Family History and Beyond – talks and courses at The Keep
30 July 2018
By Kate Elms
One of the perks of working at The Keep and, in particular, being involved in the planning and delivery of our public events programme, is having the opportunity to attend most of the events themselves. I’ve learnt a huge amount from the fantastic speakers who have given talks here, and also from colleagues who have helped curate displays of relevant original archives, enabling us to showcase some of the remarkable material in our care.
Family historians are among our most dedicated users, and earlier this year, we were delighted to collaborate with the Sussex Family History Group (SFHG) on an introductory session for those inspired to start tracking down their ancestors. SFHG volunteer Roy Winchester gave a presentation that covered all the basics, from how to draw up a family tree to how to interpret the data to be found in census returns and parish records, as well as shedding light on alternative sources of information that can be found at The Keep, such as electoral registers, street directories and newspapers. The event concluded with coffee and biscuits and a lively question-and-answer session.
For those hoping to go ‘beyond the family tree’, we recently piloted a six-week creative writing course led by author and life historian Shivaun Woolfson. A group of ten participants met on Saturday mornings to share their ancestors’ stories and explore different ways of presenting them. Finding a balance between historical accuracy and storytelling was important; within families, much can be left unsaid – for all sorts of reasons – so using contextual information and personal experiences to fill in the gaps is part of the process. Many of the writers were inspired by a family heirloom – an object, photograph or letter – and the course included advice from The Keep’s conservator on caring for family collections as well as research tips and guidance from our archivists.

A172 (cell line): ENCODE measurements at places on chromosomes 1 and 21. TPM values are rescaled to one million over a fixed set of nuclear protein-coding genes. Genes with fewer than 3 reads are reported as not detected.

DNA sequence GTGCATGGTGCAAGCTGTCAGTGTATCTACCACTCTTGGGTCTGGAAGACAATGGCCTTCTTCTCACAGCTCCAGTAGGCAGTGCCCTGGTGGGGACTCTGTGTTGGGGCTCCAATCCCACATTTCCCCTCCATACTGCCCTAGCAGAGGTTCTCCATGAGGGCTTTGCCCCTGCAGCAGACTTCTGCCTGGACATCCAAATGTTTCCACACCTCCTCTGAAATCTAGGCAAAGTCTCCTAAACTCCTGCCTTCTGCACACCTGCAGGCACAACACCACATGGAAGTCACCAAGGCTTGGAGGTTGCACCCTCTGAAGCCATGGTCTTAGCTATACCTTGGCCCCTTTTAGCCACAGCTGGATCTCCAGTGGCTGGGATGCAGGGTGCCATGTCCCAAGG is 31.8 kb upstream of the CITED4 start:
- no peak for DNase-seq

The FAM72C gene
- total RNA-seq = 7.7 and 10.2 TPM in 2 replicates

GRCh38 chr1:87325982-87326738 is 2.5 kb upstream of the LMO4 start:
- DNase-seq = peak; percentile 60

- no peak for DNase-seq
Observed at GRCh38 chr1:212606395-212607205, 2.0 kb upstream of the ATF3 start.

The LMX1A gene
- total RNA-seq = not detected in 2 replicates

The participants read their work aloud at the last session, to which friends and family were invited. Each story was unique and personal – and all the more powerful for that – but the issues touched on were universal, from infant mortality, the impact of war, poverty and life in the workhouse to marriage, loss and the position of women. There was a strong sense of place, too, with locations ranging from Vancouver to Victorian Rodmell. The final morning concluded with a plea for us to repeat the course next year, with longer sessions and more of them! Watch this space…
Anyone interested in family, local or social history should make a point of delving in to what archivists refer to as the ‘parish chest’. We were thrilled earlier this month to welcome Elizabeth Hughes back to The Keep to share her expertise on this subject and to draw attention to some of the little-known gems in the parish archives.
Parishes were the main unit of local government until the mid 19th century, and Elizabeth highlighted material relating among other things to education, charity and, in particular, relief of the poor. These records illustrate vividly what life must have been like for those with no wealth or status who were dependent on the parish when they fell on hard times. Rigorous settlement examinations, for example, were recorded with care and can provide extraordinary detail about the lives of named individuals who would never have appeared in the history books. The process itself – of trying to establish the right to settle in a particular place and quite frequently being refused – has uncomfortable parallels in the present day, making it more relevant than ever.
The Keep holds an extensive range of material to support family history research, and volunteers from the Sussex Family History Group are on hand at from 10am – 4pm, Tuesday to Friday, to provide help getting started. For more information about future talks and courses, please see the Events page of our website. If you would like to receive news of forthcoming events, you can sign up to our monthly e-newsletter via our website.
Exploring Brighton’s LBGTQ history and the local campaign against Section 28
21 September 2017
By Kate Elms
LGBTQ history has been in the spotlight this year as 2017 marks the 50th anniversary of the Sexual Offences Act, which brought about the partial decriminalisation of male homosexuality. It’s a milestone that has been celebrated by organisations such as the BBC, the National Trust, Tate Britain and indeed Brighton Museum & Art Gallery, whose display of the groundbreaking Museum of Transology is part of a wider programme of exhibitions and events created with Brighton & Hove’s LGBTQ communities.